With Smash, I don’t know why they wouldn’t put a Smash game on there. There’s rumors about them porting Smash 4, about a Virtual Console release for Melee. Sure, I’ll use a tiny Joycon, I’ll use whatever they offer me. I just want to be able to play my favorite iteration of my favorite game on Nintendo’s new premiere console.
BP: What are your thoughts on the future of the Smash 4 community? With the Wii U going out of production, do you feel like fans will have to wait until the inevitable Switch Smash to come out?
HB: I’m not too worried about that because CRTs were a fad that was supposed to die when flat screens started coming out, and we still have them today. Enough Wii U’s exist and enough players have bought them, so even if they don’t release Smash on the Switch, it will still be huge for a while.
However, what would kill the current iteration of Smash on the Wii U would be if they released a brand new Smash for the Switch. All the players would move to that because it will most likely be similar to Smash for the Wii U, but Melee will never be affected by that because there isn’t a new iteration of Melee. Project M was the only thing that ever came close. The Smash 4 community is essentially the Brawl community plus a bunch of new people. It’s a lot more well oriented, a lot more rigid, the game is better, a lot better than Brawl. I think the game will be similar to Melee and last another 10-15 years.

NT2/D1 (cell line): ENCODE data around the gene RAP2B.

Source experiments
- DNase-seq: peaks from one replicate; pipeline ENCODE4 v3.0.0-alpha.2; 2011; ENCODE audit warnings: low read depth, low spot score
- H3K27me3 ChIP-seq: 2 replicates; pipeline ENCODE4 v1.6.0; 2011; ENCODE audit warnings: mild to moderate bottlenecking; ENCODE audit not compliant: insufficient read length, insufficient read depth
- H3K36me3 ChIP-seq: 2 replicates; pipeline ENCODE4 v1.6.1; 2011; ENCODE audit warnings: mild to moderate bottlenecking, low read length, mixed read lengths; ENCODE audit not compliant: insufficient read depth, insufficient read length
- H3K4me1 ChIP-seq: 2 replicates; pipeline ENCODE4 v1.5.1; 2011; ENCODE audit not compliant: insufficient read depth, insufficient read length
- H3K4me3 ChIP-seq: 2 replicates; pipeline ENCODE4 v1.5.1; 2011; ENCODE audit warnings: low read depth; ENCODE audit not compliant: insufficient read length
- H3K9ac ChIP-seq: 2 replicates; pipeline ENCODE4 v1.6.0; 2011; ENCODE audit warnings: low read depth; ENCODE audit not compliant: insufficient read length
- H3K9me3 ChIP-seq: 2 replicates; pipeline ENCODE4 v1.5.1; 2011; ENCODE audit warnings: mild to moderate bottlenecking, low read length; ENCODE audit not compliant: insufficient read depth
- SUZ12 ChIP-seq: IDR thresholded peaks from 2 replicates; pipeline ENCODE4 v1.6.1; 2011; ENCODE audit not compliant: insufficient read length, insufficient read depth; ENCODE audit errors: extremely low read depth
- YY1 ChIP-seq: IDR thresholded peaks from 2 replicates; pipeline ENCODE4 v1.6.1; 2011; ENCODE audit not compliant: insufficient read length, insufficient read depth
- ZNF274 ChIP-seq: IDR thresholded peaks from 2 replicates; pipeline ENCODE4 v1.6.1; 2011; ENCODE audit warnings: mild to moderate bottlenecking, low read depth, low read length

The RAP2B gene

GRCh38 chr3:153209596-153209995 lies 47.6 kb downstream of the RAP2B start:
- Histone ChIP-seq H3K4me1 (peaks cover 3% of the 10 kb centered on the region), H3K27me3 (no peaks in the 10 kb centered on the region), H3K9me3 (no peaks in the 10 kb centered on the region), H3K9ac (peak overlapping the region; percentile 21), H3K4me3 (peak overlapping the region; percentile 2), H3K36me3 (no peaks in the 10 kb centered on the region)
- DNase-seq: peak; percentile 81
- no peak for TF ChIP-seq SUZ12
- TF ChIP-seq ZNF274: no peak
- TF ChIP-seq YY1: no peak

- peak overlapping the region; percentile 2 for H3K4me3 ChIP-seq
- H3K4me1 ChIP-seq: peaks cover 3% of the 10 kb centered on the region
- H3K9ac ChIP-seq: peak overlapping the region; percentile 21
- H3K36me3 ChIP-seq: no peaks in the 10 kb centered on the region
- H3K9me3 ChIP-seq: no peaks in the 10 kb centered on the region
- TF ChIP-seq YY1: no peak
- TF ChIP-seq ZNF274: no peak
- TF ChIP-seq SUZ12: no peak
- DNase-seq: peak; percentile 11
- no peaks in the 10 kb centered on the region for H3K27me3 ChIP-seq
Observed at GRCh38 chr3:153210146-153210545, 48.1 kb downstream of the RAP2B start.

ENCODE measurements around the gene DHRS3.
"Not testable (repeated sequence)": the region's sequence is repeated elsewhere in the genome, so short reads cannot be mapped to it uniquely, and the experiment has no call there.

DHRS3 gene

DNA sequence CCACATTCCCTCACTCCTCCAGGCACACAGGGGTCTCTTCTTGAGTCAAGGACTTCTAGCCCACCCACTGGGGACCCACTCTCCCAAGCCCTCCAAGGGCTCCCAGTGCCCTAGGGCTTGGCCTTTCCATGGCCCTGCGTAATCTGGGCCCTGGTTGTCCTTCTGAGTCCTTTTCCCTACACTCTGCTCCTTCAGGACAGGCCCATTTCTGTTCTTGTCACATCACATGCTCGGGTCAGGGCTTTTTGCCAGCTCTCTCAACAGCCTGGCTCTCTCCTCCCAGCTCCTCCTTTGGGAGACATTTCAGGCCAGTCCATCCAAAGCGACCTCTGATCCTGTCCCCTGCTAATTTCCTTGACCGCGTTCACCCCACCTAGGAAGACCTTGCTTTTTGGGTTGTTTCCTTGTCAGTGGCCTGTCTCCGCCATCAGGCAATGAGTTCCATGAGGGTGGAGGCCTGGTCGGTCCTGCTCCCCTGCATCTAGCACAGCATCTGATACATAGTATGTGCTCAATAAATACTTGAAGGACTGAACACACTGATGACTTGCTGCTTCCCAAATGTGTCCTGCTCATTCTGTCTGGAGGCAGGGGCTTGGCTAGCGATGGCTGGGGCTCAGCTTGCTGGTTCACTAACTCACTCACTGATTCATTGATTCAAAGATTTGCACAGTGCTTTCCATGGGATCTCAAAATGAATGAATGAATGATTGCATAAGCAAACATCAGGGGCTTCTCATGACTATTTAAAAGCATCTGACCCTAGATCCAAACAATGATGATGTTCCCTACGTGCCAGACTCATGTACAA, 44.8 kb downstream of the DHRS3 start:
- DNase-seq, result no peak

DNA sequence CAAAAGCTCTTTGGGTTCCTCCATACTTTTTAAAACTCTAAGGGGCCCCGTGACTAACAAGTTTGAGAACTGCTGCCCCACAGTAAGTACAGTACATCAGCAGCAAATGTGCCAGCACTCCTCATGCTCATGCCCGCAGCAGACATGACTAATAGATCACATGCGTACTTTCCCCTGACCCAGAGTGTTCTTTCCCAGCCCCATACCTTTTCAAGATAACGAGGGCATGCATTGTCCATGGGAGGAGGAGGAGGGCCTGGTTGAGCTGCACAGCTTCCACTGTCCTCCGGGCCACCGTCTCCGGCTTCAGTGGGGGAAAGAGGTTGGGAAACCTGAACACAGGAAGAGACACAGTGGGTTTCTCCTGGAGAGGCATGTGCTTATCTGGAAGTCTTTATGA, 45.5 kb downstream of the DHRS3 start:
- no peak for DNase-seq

BP: Mods like Project M were major successes. With Smash 4 already getting texture and costume mods, how do you feel about a potential Project M-like Mod for the Wii U?
HB: That would be an extremely interesting game to play, and I would play the hell out of it. PM, I think, is the most recognizable fighting game mod of all time. I think it would be a really cool thing to see, as long as it's not so amazing that it tears the Melee community apart.
BP: What impact do you think a Melee VC or remaster would have on the community?
HB: I think the best possible scenario would be for Nintendo to officially re-release Melee on the virtual console. They would add an online capacity on it, where you would pay each month for good, crisp, online. It would have to be emulated very properly, with minimized input lag.